Incidents happen and can't always be avoided. However, for the good of your company and its safety program, incident repeaters must be identified and, if necessary, disciplined.

Repeater policy

To reduce the frequency and severity of incidents, have a policy that governs the activities and conduct of employees. This "repeater policy" will allow your company to better control employee deficiencies and identify employees that:

  • May have a physical problem that limits their performance.
  • May have been improperly trained.
  • May have a behavioral problem that's causing them to take more risk.
  • May be having problems outside the work environment that are affecting performance.
  • Disobey policies and procedures.
  • Are unable to notice a hazard.

With a repeater policy, either points or number of infractions can be assigned for violations of company safety policy, and either can be used to determine management action.

Changing behavior

Once the repeater has been identified, the following improvement steps can be taken:

  • Clearly instruct employees on duties and procedural rules.
  • Listen to and adjust for employee problems and complaints.
  • Do your best to help employees improve their job performance.
  • Provide criticism tactfully.
  • Discipline where necessary.

Discipline can be used to try and change repeat offenders' behavior. It is appropriate to use discipline when other approaches to employees' performance problems fail.

The purpose of a disciplinary program is to get employees to comply with established rules of conduct and to correct improper attitudes about following rules. Its main goal is to improve the performance of the safety program through employee involvement.

Progressive approach

Disciplinary measures can be taken in a progressive manner:

1) Initial disciplinary report. First, help the employee figure out ways to prevent future recurrence, explaining why this verbal warning is necessary. A written disciplinary report should be made part of the employee's record, with the inference that future, more serious disciplinary action can occur.

2) Subsequent disciplinary reports. These written reports are of a more serious nature, showing employees that the company will not tolerate the behavior of those who repeatedly disobey safety rules and procedures. Guidelines must be reasonable as to how many offenses can occur before termination. These reports open the door to discuss the last step in the process, termination.

3) Termination. This is the last measure, and an unfortunate one. Rules should be outlined to determine what offense(s) would cause immediate termination.

Taking action

There are four elements that help employees receive discipline:

Immediate (unless a cooling off period is necessary). Supervisors should begin the disciplinary process as soon as possible after the violation is noticed. The more quickly the disciplinary procedure follows the offense, the more likely it will be associated with the offense, rather than personal reasons.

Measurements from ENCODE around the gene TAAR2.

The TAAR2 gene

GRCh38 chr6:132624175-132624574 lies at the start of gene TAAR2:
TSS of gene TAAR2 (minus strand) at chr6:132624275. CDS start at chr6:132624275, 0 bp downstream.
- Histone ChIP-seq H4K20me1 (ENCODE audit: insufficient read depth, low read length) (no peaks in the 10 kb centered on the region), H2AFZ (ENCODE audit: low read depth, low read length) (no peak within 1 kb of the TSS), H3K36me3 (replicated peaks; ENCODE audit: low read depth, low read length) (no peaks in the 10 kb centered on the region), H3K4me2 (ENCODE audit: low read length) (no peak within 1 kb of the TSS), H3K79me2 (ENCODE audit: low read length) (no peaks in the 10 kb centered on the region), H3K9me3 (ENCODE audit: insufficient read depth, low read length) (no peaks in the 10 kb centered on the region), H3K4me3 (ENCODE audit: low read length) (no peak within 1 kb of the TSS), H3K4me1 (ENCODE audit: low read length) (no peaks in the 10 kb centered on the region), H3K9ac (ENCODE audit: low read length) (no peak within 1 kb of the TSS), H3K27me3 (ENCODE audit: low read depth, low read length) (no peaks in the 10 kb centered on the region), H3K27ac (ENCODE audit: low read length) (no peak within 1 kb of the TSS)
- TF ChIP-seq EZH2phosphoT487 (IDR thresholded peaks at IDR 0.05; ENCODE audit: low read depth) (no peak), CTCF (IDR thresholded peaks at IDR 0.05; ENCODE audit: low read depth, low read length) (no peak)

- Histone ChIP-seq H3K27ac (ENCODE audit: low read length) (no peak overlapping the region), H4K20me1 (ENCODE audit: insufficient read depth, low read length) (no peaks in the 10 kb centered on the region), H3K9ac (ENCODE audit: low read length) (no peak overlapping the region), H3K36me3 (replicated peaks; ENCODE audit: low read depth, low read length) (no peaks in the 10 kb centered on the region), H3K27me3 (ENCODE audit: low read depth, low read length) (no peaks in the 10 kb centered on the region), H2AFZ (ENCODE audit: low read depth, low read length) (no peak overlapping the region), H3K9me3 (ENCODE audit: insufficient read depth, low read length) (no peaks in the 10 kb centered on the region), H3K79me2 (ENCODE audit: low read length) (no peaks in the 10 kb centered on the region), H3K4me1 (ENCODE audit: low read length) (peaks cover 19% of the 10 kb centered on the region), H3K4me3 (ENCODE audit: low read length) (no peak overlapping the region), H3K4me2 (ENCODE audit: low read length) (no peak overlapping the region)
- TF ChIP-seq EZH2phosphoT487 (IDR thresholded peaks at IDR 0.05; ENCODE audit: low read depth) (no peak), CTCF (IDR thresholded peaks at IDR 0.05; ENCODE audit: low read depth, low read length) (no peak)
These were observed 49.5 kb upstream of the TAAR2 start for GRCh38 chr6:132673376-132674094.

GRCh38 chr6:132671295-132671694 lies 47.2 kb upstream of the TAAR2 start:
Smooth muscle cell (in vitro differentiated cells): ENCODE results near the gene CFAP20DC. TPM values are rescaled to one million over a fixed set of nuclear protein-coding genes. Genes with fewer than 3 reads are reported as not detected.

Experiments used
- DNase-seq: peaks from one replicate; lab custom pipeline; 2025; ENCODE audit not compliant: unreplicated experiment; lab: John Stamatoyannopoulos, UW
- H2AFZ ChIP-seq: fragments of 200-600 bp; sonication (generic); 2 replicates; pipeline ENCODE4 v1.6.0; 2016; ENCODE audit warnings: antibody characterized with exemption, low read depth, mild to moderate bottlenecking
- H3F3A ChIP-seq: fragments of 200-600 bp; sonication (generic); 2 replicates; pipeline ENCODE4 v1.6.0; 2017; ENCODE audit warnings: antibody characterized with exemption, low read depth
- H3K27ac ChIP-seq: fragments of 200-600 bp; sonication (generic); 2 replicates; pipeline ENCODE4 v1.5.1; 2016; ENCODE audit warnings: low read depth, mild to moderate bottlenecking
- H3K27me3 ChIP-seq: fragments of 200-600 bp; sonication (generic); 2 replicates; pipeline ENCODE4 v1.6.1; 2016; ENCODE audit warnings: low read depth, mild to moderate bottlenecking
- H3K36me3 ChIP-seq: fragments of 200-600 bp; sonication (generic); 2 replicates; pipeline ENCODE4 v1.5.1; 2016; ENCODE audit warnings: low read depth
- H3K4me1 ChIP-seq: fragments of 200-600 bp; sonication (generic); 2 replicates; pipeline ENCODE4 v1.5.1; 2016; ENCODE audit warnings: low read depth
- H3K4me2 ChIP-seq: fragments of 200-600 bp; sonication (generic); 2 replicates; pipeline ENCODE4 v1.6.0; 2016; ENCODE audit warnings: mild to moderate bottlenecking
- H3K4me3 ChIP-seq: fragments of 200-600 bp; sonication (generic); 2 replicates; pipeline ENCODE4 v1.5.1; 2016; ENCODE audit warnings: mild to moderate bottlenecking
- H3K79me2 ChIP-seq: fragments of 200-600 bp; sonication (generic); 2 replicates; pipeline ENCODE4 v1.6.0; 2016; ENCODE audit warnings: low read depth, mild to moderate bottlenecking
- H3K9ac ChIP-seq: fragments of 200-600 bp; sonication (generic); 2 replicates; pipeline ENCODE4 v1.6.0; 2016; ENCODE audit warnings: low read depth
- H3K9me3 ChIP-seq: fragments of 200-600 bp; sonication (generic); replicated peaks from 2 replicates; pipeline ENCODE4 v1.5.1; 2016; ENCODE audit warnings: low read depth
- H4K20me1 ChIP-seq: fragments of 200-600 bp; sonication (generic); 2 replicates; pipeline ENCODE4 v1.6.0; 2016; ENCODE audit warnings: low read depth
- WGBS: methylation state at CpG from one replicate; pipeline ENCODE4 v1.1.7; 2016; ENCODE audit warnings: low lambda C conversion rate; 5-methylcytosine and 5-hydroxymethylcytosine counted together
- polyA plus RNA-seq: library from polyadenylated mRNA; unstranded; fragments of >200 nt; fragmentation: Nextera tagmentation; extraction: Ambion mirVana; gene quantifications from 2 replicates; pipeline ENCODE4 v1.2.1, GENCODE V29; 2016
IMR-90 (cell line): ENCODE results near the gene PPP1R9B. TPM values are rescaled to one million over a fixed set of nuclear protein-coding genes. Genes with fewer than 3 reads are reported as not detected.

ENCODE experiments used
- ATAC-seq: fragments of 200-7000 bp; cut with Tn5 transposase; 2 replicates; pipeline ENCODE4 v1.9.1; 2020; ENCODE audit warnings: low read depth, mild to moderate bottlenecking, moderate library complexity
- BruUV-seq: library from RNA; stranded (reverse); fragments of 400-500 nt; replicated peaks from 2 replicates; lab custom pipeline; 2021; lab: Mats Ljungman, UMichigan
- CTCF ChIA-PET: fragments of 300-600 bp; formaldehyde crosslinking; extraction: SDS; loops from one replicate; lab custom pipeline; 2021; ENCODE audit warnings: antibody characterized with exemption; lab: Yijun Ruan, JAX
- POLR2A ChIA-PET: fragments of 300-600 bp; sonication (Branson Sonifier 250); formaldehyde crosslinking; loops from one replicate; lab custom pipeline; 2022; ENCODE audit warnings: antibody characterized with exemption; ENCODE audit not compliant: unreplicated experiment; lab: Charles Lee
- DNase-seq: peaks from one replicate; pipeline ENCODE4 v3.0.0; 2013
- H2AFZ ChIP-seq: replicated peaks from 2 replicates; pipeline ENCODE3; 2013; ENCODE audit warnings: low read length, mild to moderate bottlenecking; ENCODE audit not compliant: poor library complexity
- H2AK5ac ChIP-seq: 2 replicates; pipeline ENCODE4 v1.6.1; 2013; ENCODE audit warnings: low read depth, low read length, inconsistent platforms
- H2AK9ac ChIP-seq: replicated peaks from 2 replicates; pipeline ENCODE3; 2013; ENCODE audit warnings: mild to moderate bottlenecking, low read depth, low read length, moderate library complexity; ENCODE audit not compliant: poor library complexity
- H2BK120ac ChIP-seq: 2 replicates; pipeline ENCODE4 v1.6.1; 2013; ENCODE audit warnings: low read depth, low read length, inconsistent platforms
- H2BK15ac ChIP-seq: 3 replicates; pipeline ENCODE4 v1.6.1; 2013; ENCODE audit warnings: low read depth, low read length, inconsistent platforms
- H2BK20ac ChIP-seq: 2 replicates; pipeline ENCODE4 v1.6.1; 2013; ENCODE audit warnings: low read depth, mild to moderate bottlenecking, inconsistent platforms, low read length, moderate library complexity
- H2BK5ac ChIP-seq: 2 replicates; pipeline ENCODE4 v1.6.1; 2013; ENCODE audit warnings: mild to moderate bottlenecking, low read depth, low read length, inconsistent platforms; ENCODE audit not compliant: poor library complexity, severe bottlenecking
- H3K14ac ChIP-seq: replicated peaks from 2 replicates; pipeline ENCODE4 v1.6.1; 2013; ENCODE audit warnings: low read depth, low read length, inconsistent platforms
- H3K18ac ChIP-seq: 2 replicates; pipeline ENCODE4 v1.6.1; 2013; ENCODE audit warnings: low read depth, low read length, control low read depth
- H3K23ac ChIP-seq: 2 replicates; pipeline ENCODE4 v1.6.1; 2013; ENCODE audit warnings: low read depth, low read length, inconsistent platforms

Advance Warning. Management must let all employees know what the rules are and how they are enforced to give them clear warning.

Consistent. Discipline that is consistent helps employees know what the rules and procedures are. Inconsistent discipline inevitably leads to confusion and uncertainty.

Impersonal. Disciplinary measures are more effective if employees feel that it is their actions and behavior, not their personality, that is being criticized. Build relationships with your employees so that they believe in your judgement as a team member.

Dealing with unions

Disciplinary measures can also be effective in a union environment. The following procedures will enhance your disciplinary procedures and help you win during arbitration:

  • Forewarn employees of the consequences of an employee's conduct. Give notice in the contract of "Rules of Safety & Conduct," which should be agreed on between the employer and the union. Give employees a copy and have them sign off on the information.

  • Make certain your company's rule or managerial order ("Rules of Safety and Conduct") is reasonably related to the orderly and safe operation of the business and the performance that the company might properly expect of the employee. This is related to "Job and Performance."

  • Conduct an investigation in an equitable and unbiased manner. Interview the employee in the presence of union representation, and interview all possible witnesses.

  • At the investigation a judge will need substantial proof that the employee was guilty as charged. This is where you need your documentation file to back you up.

  • Show no favoritism or discrimination to one employee over another.

  • The degree of discipline must be reasonably related to the seriousness of the employee's proven offense and the employee's record with the company.

Prevent reoccurance

Failing to address incident repeaters promptly can undermine your company's profitability. So when incident repeaters rear their ugly heads take disciplinary action to prevent reoccurrence.

SIDEBAR - How to confront a repeater

  • State the problem or violation without judgement or opinion.
  • Have the employee state his/her point of view.
  • Determine how it happened; don't ask why.
  • Be a good listener.
  • Impose the disciplinary action quietly and impersonally.
  • Hear all objectives.
  • Solicit a positive commitment from the employee to prevent reoccurrence.
  • End on a positive note.

SIDEBAR - Disciplinary report should contain

  • Nature of the incident. For example: drugs/alcohol, violation of safety rules, conflict of interest, possession of firearms, and so on.
  • Action to be taken to prevent reoccurrence.
  • Details of the offense.
  • Employee corrective action.
  • Employee remarks.
  • Reviewing signatures.